A three-part negotiating process is set to start this coming week: On January 10, Russia and the US will hold talks on security guarantees in Geneva. On January 12, Russia will discuss its security concerns and its security guarantees projects at the Russia-NATO council meeting in Brussels and at the OSCE Permanent Council meeting in Vienna on January 13.

This diplomatic sequence could be the first step towards de-escalating tensions generated by Russia’s recent military build-up on the borders of Ukraine. Russia has put forward demands that are widely seen as non-starters for the US and NATO. And it has made these demands public, which raises the issue of Moscow’s intentions: is it really serious about these demands or are they a mere pretext to blame Washington and NATO for the failure of the talks? Or, in other words: is Russia really willing to reach a compromise or is it merely trying to push its advantage as far as possible (and admitting the possibility that the talks will fail if it does not get 100 per cent satisfaction)?

Of the two parts to the security guarantees sought by Moscow, the first which centers on NATO and Moscow’s demands that the alliance halt any expansion farther eastward is a non-starter, as NATO Secretary-General Jens Stoltenberg and a number of NATO member states have reaffirmed Ukraine’s right to choose its own security arrangements. 

It unlikely that Russia will accept any compromise that fails to strengthen its positions in Ukraine and elsewhere in eastern Europe (unless it sees the absence of a compromise as a bigger threat to its interests in the region). The US and NATO most probably will seek the right balance between deterrence and de-escalation to convince Russia that a more cooperative approach to security is in its own interests, including transparency and confidence-building measures, as well as arms control commitments. They will also make clear that any attempt at destabilisation would come with a cost.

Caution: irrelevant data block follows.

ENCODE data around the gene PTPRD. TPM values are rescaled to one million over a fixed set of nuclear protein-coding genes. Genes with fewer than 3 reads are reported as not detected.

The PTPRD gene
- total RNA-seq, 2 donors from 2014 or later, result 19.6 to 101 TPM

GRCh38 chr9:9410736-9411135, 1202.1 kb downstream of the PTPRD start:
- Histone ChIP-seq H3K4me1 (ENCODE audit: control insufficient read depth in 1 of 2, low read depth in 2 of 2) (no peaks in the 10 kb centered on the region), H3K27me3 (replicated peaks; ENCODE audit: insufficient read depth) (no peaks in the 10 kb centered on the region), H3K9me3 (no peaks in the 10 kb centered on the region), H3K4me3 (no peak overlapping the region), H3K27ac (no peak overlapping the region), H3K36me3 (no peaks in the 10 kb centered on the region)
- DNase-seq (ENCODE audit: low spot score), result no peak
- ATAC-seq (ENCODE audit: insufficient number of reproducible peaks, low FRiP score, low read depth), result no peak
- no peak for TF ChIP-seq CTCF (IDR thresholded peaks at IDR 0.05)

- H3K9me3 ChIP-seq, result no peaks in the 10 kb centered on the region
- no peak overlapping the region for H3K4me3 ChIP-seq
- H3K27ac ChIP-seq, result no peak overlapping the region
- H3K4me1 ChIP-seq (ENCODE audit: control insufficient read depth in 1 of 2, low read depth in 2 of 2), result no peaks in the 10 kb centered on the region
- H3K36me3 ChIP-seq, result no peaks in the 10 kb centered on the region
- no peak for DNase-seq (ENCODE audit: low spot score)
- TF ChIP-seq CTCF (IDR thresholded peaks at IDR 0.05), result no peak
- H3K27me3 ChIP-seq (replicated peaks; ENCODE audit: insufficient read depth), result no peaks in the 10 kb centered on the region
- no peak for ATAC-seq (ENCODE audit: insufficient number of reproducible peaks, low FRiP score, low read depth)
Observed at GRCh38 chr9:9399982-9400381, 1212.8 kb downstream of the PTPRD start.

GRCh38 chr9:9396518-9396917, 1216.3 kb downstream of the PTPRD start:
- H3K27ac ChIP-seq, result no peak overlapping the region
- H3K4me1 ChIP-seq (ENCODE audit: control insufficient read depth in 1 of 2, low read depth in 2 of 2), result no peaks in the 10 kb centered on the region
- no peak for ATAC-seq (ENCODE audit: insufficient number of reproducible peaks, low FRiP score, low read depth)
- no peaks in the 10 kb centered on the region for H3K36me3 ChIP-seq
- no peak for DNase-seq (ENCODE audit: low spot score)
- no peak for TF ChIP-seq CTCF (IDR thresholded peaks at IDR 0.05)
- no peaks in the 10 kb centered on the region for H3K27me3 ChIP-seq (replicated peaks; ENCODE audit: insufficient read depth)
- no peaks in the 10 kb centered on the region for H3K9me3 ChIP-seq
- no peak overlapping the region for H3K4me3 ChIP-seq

Should the talks with the United States and NATO fail to deliver satisfactory results for Moscow, the Kremlin may use a range of options such as, for instance, missile deployments in Donbass, Crimea, or elsewhere as well as embarking on the course of “creating vulnerabilities” for Western countries.

If Washington opts to impose new sanctions on Russia over Ukraine, the Kremlin may feel it has reached a certain point where talking to the West makes no sense and Russia would have to activate an option of “providing its own security” that would probably imply greater costs for its own economy but also an uncomfortable security reality for others.


Russia sees ‘systemic problems in the Euro-Atlantic region’, the enlargement of NATO, the location of its military infrastructure close to Russian borders, its ‘offensive capabilities’ and the trend towards the Alliance acquiring ‘global functions’, the ‘symptoms’ of the U.S. efforts to retain absolute military supremacy (the global antimissile system, Global Strike capabilities, militarization of space). Russia views Western states and organizations as obstacles to the realization of its ambitions in former Soviet countries: ‘The position of the West that aims to oppose integration processes and to create hotbeds of tension in the Eurasian region exerts a negative influence on the realization of Russia’s national interests’. Western criticism of Russian policies in the post Soviet space, often described as neo-imperialistic, is all the more resented in Moscow that the Kremlin considers that NATO and the EU have expanded their own ‘spheres of influence’ through their enlargement and the development of wide networks of cooperative ties, including in the neighbourhood they share with Russia.

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